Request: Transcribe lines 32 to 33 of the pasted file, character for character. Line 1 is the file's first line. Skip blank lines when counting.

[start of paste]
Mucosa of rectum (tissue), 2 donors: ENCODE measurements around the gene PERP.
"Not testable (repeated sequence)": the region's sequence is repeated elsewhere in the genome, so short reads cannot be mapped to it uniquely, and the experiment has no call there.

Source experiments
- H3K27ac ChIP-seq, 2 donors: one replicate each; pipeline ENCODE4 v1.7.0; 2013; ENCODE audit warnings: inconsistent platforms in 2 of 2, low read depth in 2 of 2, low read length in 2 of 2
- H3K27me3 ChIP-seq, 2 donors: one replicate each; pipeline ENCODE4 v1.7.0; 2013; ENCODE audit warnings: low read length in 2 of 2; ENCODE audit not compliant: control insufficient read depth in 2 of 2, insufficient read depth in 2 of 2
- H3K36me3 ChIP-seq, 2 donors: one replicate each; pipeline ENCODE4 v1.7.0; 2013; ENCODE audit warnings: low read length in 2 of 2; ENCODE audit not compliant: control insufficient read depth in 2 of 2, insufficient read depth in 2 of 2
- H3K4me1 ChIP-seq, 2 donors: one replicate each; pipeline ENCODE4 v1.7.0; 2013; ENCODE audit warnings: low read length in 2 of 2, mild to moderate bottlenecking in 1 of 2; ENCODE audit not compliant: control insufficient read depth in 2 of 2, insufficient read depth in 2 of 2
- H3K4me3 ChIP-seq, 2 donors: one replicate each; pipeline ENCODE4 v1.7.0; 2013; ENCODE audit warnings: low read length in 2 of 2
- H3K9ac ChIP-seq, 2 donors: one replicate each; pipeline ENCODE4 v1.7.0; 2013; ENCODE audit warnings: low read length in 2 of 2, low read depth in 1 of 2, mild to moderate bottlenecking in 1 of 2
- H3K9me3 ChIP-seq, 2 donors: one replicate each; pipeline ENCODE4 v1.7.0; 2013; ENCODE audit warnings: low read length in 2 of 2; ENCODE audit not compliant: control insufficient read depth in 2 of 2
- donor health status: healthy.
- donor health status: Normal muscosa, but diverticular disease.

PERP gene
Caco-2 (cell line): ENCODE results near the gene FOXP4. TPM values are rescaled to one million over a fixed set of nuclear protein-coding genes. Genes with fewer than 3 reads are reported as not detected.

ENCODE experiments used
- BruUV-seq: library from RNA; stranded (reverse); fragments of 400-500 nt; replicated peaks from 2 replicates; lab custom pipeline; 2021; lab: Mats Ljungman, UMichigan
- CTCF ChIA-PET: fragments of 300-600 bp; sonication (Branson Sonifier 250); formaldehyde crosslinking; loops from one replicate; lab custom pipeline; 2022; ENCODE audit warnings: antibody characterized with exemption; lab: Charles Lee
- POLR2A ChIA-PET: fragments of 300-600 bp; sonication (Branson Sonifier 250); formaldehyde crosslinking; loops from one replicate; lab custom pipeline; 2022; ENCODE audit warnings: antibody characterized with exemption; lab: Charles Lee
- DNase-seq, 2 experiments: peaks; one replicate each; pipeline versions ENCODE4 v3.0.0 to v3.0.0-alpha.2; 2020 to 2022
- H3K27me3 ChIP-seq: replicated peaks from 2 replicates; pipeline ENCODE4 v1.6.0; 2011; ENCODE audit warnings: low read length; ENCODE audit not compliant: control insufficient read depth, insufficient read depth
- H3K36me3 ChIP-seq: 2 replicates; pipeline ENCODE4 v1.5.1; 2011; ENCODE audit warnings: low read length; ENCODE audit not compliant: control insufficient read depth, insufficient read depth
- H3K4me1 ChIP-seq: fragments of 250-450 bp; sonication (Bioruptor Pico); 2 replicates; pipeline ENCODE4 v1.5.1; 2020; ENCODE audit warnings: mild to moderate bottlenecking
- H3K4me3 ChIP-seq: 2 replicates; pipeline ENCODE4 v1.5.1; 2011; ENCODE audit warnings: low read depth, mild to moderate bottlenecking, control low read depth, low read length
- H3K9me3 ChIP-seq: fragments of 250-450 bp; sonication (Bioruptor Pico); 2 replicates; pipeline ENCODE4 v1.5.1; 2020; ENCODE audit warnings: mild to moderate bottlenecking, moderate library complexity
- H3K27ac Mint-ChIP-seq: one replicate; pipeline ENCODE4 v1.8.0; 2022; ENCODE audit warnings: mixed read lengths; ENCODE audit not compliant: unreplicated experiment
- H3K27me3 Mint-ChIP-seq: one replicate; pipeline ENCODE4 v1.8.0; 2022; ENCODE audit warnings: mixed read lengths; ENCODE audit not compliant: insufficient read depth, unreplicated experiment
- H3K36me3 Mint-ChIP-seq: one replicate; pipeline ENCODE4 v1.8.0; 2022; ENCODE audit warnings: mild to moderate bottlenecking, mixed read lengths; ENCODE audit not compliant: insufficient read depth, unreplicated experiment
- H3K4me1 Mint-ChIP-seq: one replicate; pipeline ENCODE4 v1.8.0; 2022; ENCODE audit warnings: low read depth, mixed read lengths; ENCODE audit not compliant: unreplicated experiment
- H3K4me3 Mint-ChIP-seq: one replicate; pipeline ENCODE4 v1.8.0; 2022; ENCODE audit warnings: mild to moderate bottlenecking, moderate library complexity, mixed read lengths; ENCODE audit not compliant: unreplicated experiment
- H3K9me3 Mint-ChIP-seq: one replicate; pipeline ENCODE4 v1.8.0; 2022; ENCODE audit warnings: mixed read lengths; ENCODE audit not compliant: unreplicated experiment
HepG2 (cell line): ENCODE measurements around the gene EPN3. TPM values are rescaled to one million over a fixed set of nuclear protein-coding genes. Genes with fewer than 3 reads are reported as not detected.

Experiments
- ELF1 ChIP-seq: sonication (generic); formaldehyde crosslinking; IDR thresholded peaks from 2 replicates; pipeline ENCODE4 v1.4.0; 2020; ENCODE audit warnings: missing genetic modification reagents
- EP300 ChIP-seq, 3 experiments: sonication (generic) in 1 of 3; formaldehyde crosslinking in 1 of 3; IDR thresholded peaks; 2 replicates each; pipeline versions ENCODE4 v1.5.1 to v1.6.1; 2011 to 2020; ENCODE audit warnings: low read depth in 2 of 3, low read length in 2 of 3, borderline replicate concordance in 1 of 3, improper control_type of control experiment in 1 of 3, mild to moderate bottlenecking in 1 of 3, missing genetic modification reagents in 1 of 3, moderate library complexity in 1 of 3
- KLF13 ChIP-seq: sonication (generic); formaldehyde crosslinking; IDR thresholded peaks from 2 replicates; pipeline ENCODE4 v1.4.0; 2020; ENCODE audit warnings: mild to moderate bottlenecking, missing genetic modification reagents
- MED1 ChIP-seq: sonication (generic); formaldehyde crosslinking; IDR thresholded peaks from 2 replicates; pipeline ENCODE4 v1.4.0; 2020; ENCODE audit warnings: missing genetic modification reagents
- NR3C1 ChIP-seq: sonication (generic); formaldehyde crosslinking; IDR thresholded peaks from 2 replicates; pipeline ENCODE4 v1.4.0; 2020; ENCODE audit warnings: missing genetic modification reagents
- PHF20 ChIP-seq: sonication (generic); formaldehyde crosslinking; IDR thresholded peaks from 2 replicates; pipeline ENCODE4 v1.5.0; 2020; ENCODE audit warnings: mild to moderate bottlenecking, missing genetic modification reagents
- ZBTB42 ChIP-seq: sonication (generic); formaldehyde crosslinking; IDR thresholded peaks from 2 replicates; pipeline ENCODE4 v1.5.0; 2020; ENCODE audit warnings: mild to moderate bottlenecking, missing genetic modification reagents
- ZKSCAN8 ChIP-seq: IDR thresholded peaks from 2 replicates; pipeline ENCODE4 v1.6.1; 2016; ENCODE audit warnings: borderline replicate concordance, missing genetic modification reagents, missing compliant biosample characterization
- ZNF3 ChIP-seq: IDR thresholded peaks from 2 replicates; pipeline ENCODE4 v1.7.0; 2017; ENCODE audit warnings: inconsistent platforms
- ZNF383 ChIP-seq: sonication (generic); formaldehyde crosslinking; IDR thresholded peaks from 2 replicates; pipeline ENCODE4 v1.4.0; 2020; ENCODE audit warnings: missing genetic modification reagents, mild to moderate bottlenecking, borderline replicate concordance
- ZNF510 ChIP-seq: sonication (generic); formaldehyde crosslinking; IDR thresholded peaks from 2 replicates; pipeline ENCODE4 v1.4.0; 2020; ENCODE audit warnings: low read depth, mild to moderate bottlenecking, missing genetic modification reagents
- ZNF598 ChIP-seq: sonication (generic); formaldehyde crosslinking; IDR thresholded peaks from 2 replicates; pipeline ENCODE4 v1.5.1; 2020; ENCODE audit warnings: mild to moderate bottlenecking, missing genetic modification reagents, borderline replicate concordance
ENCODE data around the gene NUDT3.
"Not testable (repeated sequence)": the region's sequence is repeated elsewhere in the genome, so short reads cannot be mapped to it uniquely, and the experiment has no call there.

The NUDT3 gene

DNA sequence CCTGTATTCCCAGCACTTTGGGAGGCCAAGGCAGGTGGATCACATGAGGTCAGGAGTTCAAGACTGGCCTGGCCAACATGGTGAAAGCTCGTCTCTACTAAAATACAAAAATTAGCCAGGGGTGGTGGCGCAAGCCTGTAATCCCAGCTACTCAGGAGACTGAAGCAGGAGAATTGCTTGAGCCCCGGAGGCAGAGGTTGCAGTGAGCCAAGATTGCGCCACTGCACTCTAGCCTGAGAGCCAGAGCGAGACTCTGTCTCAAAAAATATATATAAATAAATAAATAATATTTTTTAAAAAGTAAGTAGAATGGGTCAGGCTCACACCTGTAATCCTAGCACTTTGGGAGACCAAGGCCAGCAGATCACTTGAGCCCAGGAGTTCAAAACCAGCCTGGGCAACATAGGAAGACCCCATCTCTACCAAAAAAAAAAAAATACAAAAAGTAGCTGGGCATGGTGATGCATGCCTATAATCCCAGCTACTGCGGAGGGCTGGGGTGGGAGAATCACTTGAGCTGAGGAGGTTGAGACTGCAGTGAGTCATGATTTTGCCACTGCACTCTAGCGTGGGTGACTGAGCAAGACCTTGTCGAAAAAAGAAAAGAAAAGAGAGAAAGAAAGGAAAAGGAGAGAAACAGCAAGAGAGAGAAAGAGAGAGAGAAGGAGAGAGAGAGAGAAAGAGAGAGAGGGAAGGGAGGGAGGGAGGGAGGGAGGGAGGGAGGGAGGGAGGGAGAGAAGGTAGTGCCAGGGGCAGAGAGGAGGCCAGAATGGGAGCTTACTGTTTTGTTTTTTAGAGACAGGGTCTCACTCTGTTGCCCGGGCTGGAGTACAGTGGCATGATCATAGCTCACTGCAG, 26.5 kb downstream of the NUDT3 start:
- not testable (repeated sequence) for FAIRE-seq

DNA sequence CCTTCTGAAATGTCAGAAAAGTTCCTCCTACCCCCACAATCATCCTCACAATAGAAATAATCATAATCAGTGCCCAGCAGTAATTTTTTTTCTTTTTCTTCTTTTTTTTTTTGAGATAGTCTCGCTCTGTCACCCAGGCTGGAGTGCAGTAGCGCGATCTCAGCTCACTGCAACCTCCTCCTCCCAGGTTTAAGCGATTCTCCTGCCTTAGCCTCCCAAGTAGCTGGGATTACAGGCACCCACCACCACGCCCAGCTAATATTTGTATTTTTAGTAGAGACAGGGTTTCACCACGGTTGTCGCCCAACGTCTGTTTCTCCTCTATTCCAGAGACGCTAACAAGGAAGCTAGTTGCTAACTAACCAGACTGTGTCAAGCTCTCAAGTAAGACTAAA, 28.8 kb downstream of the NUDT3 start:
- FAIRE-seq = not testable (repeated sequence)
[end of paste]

Experiments
- ELF1 ChIP-seq: sonication (generic); formaldehyde crosslinking; IDR thresholded peaks from 2 replicates; pipeline ENCODE4 v1.4.0; 2020; ENCODE audit warnings: missing genetic modification reagents